You Only Have Four Real Friends on Facebook, Study Says
Everyone else on the social media site is just someone you're connected to
Facebook friends are almost never real friends, a new study suggests.
By Rachel DickerJan. 29, 2016, at 12:38 p.m.+ More
Facebook makes users feel both connected and isolated.
There are plenty of well-wishers when your birthday comes around, but how many of those people would you call to hang out with you?
According to a study from Oxford University, "There is a cognitive constraint on the size of social networks that even the communication advantages of online media are unable to overcome."
In other words: Your brain can't handle too many friends. In fact, the average person has about four real ones, regardless of the number listed on their profile.
To reach this conclusion, R.I.M. Dunbar, professor of evolutionary psychology at Oxford and author of the study, examined a sample of 3,375 people in the United Kingdom ages 18 to 65. Some used social media regularly, while others did not.
The participants who used social media were asked how many Facebook friends they could depend on during an emotional or social crisis, and the average response – which barely varied between age groups – was four. The average study participant, however, had 150 Facebook friends.
That's a 2.7 percent rate of true friendship.
Further, "The data show that the size and range of online egocentric social networks, indexed as the number of Facebook friends, is similar to that of offline face-to-face networks," Dunbar writes in the study.
Translation: People who use Facebook have, on average, the same number of friends as those who don't.
So maybe we ought to make more calls and pay more visits to the people we love – there aren't that many, after all.
Rachel Dicker is an Associate Editor, Social Media at U.S. News & World Report. You can follow her on Twitter or reach her at email@example.com.
BLOGGER'S BLAH. Yes, I have long suspected this. In the past little while, two different Facebook "friends" were fussing and fuming at all these pesky friend requests they kept getting. Didn't they know they were nearing the 5000-friend limit and needed to keep those precious few spaces open so THEY could hand-pick the remaining people ("supporters")?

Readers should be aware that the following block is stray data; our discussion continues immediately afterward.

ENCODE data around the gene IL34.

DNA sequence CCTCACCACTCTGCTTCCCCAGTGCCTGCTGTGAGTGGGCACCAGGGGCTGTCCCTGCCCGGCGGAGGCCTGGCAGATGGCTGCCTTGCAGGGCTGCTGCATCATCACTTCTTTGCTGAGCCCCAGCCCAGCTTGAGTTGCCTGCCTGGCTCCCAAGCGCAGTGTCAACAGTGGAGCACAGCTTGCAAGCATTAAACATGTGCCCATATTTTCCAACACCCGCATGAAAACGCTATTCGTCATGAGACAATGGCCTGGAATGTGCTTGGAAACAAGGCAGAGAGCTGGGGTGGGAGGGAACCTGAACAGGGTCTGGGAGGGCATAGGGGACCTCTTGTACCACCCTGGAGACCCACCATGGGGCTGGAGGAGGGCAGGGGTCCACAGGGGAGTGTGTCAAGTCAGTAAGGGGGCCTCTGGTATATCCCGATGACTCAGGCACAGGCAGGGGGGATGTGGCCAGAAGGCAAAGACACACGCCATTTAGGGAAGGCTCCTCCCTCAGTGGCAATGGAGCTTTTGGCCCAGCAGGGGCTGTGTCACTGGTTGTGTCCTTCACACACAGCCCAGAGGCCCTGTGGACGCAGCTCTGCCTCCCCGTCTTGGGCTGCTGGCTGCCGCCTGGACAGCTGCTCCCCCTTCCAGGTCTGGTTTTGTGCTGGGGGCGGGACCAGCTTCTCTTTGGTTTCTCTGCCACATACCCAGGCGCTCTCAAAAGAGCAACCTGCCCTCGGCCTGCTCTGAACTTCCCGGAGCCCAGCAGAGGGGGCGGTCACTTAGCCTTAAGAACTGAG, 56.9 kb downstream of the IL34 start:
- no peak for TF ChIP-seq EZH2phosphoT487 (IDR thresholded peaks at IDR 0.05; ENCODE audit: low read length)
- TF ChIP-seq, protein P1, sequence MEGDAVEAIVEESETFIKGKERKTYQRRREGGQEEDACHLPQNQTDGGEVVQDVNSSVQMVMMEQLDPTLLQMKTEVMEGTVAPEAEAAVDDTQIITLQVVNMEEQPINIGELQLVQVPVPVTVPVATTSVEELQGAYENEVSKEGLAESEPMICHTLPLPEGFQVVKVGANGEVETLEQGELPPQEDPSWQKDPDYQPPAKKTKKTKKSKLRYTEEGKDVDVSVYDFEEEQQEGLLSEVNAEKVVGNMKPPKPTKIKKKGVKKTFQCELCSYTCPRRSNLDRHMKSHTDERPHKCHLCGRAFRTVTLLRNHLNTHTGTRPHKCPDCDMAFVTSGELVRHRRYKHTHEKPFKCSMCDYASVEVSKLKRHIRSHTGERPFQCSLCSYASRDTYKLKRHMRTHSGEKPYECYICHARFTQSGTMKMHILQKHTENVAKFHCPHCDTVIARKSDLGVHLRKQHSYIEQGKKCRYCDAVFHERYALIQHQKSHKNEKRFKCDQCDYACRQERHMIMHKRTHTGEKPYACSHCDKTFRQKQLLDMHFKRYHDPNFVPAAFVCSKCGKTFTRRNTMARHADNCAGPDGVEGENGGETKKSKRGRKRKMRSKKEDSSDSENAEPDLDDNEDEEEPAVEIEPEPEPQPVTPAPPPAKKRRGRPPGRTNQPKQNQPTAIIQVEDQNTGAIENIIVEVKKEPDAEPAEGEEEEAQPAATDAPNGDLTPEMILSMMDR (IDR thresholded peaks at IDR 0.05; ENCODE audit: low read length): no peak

Several times I've seen the advice to go through those five thousand friends carefully and weed out dead people or those with inactive accounts (i. e., few or no friends, which amounts to the same thing). A "friend" is of no use unless they, in turn, have a lot of friends. I even saw a rant - a real one, not a parody, though it was almost unbelievable - saying that all these dead people were making it difficult for her to keep an accurate count on her total. The nerve of those people! On their deathbed, rattling out their last, they should be legally required to gasp to their nearest and dearest: "Please. . . close. . . Face. . . book. . . acc. . .acc. . . cckkkkkkk. . ." (dies).
So do I have four "real" friends on Facebook? There are people I used to be close friends with - even very close friends, but drift does happen, even if you still care about them. But who would be there in a crisis? The one person who immediately comes to mind is in a health crisis of his own, a major one, to the point that I often wonder if he has died and I just haven't found out about it yet. But he'd be there for me emotionally, I know this beyond question, just as I try to be there for him, simply because we love each other. He has proven his loyalty for the past 25 years, but the rest? I'm not so sure. I think if I were in a really bad way, most of them would just disappear into the woodwork. It has happened before.
So I have a ways to go until I hit that magical 5000 mark. Until then, just keep those friend requests coming.
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